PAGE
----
Yesterday I shared a photo of my first Scissor-tailed Flycatcher of the year. Today I’m sharing my first snake of the year, an Eastern Garter Snake. I photographed this snake yesterday, April 9, 2023, crossing the auto tour road at the Sequoyah National Wildlife Refuge in Oklahoma. I was leaving the refuge for the day when I spotted it, and I parked my pickup and got out and got a few photos before it disappeared into the brush.

Eastern Garter Snake

Eastern Garter Snake

The Eastern Garter Snake, also known as Thamnophis sirtalis, is a common and widespread species in North America. Their distinctive appearance features three longitudinal stripes that range in color from green to brown or black, set against a lighter-colored background, providing excellent camouflage in their natural habitat.

One interesting fact about the Eastern Garter Snake is that they are ovoviviparous, meaning that the eggs hatch within the mother’s body and the young are born live. They are also known for their adaptability and can thrive in a variety of habitats, including forests, fields, and wetlands.

Eastern Garter Snakes are important predators in their ecosystems, feeding on small rodents, insects, and amphibians, which helps to control their populations. Despite their importance, they are often overlooked and undervalued.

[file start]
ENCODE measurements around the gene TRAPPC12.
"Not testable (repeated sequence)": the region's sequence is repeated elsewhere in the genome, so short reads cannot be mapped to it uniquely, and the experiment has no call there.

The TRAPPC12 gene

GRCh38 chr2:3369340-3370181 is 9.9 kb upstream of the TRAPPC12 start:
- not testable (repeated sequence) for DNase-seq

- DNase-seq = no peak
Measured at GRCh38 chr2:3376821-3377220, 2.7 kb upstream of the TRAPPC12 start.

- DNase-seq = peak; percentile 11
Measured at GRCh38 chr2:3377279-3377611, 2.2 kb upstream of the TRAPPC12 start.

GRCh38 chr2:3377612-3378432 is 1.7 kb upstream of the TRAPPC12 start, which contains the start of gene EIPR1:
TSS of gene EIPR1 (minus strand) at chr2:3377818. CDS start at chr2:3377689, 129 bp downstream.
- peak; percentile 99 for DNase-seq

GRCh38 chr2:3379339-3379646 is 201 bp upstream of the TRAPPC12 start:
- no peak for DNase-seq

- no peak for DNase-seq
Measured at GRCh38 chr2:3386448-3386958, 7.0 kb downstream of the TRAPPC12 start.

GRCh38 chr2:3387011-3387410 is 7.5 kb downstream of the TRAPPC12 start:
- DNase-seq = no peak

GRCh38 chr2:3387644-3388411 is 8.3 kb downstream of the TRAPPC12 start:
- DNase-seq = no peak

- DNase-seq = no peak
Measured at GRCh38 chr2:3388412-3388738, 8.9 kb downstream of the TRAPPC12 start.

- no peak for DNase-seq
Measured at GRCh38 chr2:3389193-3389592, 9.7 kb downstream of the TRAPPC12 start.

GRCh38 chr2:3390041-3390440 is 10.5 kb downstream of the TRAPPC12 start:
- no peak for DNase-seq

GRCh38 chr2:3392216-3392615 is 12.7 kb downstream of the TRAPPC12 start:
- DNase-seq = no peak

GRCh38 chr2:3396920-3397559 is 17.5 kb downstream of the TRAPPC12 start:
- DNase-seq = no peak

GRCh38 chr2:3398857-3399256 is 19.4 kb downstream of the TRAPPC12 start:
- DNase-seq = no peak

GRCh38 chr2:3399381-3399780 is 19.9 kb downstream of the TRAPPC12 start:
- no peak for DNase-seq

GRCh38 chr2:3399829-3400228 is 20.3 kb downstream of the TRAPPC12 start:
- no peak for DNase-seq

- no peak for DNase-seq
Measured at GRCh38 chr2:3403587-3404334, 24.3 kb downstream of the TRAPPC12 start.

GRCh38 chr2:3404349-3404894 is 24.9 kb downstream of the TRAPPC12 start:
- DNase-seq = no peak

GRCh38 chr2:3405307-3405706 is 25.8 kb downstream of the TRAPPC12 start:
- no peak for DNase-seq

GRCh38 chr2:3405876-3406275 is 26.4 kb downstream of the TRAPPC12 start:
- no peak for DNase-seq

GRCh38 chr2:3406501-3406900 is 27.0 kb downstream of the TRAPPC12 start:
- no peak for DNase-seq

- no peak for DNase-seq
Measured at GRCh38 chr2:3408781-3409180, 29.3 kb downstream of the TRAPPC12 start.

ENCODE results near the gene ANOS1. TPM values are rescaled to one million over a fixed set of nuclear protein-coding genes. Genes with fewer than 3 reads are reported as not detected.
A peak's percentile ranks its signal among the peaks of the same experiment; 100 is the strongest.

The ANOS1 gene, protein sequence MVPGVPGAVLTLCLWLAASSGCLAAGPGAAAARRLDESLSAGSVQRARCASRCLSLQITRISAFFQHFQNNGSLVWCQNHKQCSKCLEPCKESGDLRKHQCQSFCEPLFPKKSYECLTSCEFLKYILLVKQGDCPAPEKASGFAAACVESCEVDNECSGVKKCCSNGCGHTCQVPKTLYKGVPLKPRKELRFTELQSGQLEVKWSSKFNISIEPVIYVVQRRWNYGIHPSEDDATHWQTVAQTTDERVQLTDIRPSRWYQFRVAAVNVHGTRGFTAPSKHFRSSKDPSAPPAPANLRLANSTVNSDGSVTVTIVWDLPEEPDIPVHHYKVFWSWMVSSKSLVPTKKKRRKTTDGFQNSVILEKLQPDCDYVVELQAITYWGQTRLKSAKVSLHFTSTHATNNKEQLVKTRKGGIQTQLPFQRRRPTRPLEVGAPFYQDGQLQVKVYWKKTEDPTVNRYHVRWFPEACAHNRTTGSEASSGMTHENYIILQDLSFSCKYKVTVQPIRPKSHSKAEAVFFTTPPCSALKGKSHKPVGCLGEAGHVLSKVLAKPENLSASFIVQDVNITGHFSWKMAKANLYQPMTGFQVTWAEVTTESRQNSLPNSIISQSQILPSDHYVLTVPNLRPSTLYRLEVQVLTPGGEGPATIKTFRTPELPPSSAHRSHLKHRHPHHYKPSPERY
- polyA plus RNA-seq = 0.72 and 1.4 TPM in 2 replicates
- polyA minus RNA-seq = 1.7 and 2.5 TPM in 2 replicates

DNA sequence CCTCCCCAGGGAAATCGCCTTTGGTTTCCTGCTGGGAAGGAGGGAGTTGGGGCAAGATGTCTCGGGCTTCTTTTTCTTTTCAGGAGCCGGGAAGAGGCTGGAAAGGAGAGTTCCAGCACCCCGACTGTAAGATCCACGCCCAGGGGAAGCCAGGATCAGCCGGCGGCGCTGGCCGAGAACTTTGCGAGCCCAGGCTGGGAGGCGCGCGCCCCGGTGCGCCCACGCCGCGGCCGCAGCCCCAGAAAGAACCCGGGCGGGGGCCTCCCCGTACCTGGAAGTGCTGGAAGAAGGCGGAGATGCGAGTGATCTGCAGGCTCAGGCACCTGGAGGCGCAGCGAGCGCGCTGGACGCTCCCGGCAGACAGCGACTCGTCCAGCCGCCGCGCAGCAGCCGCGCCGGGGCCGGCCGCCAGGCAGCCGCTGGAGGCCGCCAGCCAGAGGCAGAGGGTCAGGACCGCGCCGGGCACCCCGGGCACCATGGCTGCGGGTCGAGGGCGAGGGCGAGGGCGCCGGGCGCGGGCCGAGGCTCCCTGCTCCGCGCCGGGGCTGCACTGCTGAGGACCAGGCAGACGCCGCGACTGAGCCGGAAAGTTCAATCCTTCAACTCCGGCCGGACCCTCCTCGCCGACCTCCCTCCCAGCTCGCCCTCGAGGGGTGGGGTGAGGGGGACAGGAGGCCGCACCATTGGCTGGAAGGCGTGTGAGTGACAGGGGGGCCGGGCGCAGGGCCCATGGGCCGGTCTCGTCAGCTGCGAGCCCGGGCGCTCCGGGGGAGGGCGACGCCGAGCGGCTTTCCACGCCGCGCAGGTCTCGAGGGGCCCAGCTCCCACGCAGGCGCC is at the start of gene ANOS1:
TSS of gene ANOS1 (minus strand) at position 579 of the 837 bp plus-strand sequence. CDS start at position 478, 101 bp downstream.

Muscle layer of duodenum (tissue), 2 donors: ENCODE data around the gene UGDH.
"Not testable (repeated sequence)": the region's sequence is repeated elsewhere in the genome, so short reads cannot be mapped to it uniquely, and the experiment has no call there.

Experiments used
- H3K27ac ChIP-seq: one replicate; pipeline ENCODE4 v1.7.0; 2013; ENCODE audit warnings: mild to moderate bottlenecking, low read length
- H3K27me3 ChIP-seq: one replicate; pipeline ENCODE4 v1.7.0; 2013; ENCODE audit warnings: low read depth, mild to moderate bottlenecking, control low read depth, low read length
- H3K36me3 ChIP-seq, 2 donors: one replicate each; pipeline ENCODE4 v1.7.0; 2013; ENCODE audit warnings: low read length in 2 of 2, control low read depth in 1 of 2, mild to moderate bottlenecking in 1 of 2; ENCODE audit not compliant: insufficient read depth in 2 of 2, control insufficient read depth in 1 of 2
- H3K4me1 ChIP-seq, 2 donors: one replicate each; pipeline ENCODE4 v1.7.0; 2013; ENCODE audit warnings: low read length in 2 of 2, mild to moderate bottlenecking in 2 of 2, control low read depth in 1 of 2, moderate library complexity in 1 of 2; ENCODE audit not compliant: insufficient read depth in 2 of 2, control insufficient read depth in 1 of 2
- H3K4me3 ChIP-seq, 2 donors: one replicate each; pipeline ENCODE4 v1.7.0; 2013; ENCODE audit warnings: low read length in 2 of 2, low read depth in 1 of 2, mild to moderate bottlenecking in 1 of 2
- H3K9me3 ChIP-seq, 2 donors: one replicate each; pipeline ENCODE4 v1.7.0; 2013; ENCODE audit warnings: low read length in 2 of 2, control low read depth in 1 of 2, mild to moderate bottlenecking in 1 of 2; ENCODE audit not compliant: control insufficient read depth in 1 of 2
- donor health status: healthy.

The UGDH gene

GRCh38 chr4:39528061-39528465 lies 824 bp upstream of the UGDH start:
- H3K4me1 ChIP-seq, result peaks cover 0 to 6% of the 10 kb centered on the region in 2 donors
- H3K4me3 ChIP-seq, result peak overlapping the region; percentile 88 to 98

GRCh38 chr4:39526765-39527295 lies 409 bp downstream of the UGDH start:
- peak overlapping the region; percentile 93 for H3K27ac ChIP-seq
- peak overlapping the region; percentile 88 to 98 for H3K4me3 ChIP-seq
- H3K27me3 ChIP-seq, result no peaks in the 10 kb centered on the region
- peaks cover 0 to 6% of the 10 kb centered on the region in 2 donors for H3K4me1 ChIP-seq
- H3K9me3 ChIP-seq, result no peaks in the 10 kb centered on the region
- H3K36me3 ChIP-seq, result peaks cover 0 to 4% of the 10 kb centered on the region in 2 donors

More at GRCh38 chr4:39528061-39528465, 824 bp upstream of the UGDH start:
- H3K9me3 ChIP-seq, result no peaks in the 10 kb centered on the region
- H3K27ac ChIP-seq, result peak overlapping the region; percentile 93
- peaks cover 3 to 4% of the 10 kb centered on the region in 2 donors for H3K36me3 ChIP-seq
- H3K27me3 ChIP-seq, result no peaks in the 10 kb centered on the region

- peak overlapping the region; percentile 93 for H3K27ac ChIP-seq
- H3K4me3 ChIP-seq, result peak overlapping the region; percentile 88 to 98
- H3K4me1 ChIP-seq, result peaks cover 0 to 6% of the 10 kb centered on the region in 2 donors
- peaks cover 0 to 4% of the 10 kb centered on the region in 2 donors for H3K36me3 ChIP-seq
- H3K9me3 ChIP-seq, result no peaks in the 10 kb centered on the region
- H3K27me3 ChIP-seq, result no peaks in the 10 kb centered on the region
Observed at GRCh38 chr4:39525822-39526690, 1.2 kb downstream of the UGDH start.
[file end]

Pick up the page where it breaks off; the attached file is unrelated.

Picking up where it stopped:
My encounter with the Eastern Garter Snake was a memorable experience, and I’m grateful for the opportunity to capture and share its beauty with others. While I have encountered this species before, each encounter brings a new appreciation for the incredible diversity of wildlife around us. I look forward to continuing to explore and discover more fascinating species in the future, so stay tuned for more wildlife photography adventures on my blog.

Gear Used:

  • Camera: Canon EOS R5
  • Lens: Canon RF 100-500 mm F4.5-7.1 L IS USM


  • Location: Sequoyah National Wildlife Refuge (Oklahoma)
  • Date and Time Taken: April 9, 2023 (10:31 A. M.)
  • Exposure Mode: Manual
  • Aperture: f8
  • Shutter speed: 1/2500
  • ISO: 500 (Auto)
  • Exposure Compensation: +2/3
  • Focal Length: 500 mm

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Dekay’s Brownsnake